Developments since COP26 - What has been accomplished in the past year?
Author: Nicole Stika | Published: November 3rd, 2022
As the fall focus shifts so does the annual global focus at COP27 on the impact of climate change.
Accountability is calling
From country to continent, key governments are being asked for their NDC’s – or Nationally Determined Contributions. Many COP26 pledges have targets to hit by 2030, just 8 years away.
From pledge to policy and beyond
Significant risk factors are climate finance, halting deforestation, reducing global methane emissions, the phasing out of coal and the elimination of our reliance on fossil fuels plus the advancement of zero emission vehicles. A delicate balance between responsible stewardship of our global forest and the continued commercial production of the six main forest-risk commodities.
Aspirational COP26 pledges made by key politicians are now policy in many countries.
The key success stories – from key countries
• Since COP26, the US Congress passed The Inflation Reduction Act, in August 2022, accelerating investment in clean technologies and the decarbonisation of the domestic economy. In April 2022, the Biden administration committed to reducing emissions by at least 50% by 2030 compared to 2005 levels.
• The Norwegian government have recently presented a new paper to the Storting (the supreme legislature of Norway) which outlines ‘strengthened expectations’ on all 70 organisations which are state owned. The state has expressed that they will ‘more actively exercise’ ownership rule and, going forward, expect public owned organisations to set targets and implement measures to reduce GHG emissions in the short and long term and, when available, the state also expects such targets to be science based.
• In June 2022, Australia submitted a stronger NDC (Nationally Determined Contribution) ahead of COP27 which brings their emission reduction target, from 26-28%, to 43% by 2030, below 2005 levels. The new target includes policies which aim to ramp up the expansion of battery storage and solar in order to accelerate decarbonisation across the entire Australian electricity grid.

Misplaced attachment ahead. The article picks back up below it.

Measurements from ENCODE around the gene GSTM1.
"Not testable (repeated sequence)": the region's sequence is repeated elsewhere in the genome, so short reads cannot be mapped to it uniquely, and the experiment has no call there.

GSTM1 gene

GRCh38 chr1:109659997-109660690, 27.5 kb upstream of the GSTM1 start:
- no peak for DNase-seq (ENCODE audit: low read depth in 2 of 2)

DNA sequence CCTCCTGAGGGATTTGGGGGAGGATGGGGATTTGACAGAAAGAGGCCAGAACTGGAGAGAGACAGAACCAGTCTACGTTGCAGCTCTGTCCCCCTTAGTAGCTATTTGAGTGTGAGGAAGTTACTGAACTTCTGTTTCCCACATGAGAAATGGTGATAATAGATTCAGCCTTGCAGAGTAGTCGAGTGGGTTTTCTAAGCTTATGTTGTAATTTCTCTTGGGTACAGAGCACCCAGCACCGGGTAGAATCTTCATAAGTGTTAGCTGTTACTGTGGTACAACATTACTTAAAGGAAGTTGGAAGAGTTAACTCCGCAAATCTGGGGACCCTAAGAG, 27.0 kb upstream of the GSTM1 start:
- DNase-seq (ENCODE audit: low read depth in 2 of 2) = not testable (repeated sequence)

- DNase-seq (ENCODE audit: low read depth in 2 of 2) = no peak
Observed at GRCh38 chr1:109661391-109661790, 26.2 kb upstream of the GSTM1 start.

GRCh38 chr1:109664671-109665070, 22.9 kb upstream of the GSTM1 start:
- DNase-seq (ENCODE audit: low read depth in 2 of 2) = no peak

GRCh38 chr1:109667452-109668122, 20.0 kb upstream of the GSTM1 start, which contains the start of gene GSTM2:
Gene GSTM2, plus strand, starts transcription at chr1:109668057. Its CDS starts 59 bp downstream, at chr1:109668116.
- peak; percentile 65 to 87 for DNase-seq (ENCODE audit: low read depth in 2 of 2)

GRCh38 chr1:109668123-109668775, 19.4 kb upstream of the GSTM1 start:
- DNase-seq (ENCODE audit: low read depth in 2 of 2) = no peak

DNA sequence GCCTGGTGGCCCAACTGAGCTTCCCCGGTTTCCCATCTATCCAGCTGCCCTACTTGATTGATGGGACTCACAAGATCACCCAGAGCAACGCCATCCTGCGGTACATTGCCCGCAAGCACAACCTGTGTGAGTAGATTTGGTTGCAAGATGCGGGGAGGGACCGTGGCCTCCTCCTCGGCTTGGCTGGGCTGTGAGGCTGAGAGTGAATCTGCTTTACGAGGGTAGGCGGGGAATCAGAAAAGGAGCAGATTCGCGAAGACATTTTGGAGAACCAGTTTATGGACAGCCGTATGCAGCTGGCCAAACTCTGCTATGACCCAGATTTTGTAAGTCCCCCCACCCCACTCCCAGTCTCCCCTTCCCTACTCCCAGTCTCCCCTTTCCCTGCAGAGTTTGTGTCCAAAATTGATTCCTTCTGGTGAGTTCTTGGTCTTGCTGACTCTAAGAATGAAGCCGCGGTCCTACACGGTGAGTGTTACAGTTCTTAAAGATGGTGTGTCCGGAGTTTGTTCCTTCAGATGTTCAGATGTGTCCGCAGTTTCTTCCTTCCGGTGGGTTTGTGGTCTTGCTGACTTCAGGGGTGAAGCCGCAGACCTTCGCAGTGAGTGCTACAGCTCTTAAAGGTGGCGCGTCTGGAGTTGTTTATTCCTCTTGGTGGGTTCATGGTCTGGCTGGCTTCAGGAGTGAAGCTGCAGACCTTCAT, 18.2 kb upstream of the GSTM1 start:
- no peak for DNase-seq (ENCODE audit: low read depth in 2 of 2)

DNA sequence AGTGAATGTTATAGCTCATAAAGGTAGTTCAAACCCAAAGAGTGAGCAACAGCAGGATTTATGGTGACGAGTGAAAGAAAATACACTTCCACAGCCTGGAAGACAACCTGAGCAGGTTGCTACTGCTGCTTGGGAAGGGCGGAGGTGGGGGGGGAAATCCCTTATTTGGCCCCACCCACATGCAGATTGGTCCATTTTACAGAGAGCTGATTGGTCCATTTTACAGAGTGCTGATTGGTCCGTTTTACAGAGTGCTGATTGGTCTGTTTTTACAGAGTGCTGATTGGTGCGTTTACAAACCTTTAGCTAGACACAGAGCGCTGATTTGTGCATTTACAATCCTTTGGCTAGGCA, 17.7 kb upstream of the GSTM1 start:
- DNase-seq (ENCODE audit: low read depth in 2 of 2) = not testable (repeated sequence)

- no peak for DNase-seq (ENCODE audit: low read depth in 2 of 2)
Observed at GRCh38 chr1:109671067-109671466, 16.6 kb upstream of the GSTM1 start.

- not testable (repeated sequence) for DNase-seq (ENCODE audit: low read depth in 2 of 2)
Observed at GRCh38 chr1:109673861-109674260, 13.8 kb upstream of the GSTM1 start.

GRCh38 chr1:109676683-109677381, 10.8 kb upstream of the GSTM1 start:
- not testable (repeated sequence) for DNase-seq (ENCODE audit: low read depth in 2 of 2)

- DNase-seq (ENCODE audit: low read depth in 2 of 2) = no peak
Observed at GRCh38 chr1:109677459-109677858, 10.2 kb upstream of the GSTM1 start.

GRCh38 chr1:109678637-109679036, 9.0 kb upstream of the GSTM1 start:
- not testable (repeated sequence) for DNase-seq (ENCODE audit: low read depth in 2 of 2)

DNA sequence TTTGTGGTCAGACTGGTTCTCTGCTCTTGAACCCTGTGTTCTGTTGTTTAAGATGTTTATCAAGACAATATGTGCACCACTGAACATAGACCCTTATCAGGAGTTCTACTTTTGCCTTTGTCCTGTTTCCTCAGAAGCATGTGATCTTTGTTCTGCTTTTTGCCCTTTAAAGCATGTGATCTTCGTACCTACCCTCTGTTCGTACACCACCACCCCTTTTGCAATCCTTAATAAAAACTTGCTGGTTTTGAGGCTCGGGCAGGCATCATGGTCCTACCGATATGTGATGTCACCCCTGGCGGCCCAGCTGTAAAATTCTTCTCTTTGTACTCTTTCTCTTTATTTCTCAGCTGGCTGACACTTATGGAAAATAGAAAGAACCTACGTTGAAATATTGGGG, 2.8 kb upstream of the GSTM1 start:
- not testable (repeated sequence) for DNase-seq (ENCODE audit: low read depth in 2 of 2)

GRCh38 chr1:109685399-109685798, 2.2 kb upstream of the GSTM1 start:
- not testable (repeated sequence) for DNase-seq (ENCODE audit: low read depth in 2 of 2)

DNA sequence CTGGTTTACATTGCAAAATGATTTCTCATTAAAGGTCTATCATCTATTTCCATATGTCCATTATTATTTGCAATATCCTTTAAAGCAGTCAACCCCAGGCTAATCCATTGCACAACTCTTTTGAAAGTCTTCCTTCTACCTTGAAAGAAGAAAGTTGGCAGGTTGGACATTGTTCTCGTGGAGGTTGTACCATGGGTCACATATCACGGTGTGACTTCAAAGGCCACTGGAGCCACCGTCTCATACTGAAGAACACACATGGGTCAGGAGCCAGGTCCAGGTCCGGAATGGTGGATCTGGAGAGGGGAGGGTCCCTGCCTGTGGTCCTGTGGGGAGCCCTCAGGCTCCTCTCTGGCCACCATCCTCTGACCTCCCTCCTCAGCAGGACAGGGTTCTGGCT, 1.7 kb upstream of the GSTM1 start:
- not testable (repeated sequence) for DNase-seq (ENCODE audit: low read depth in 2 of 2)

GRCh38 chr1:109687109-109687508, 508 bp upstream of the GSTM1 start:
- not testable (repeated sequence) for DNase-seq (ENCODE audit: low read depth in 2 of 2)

• Whilst not increasing ambitions with regards to emission reduction targets, the UK has released further information which provides clarity and transparency on how the UK intends to meet the emission reduction targets already in place and which were set in 2020 ahead of COP26. This further information includes detail on how the UK will meet the 2030 target, an update on its territorial scope (including Jersey and Gibraltar) and further insight into how the UK’s climate target relates to the wider national goals and objectives.
• Although Egypt has not committed to unconditional emission reduction targets across the economy ahead of hosting COP27, in July 2022 the state outlined a new NDC target although this is reliant on international support and only places obligations on the electricity, transport, and oil & gas sectors. The three sectors account for ~42% of Egypt’s total GHG emissions.
The key success stories – on the significant risk factors
• A global definition of “Climate Finance” – to literally get ‘buy-in’ by affluent countries to support low to middle income countries. This initiative was enabled by The Glasgow Climate Pact, agreed at COP26.
• More than 100 world leaders, (85% of global forests) signed the Deforestation Pledge – halting and reversing deforestation and land degradation by 2030. ‘Mandatory due diligence rules’ proposed by The EU Council for ‘forest-based’ products, making organisations operating there ensure their supply chains are ‘deforestation-free’.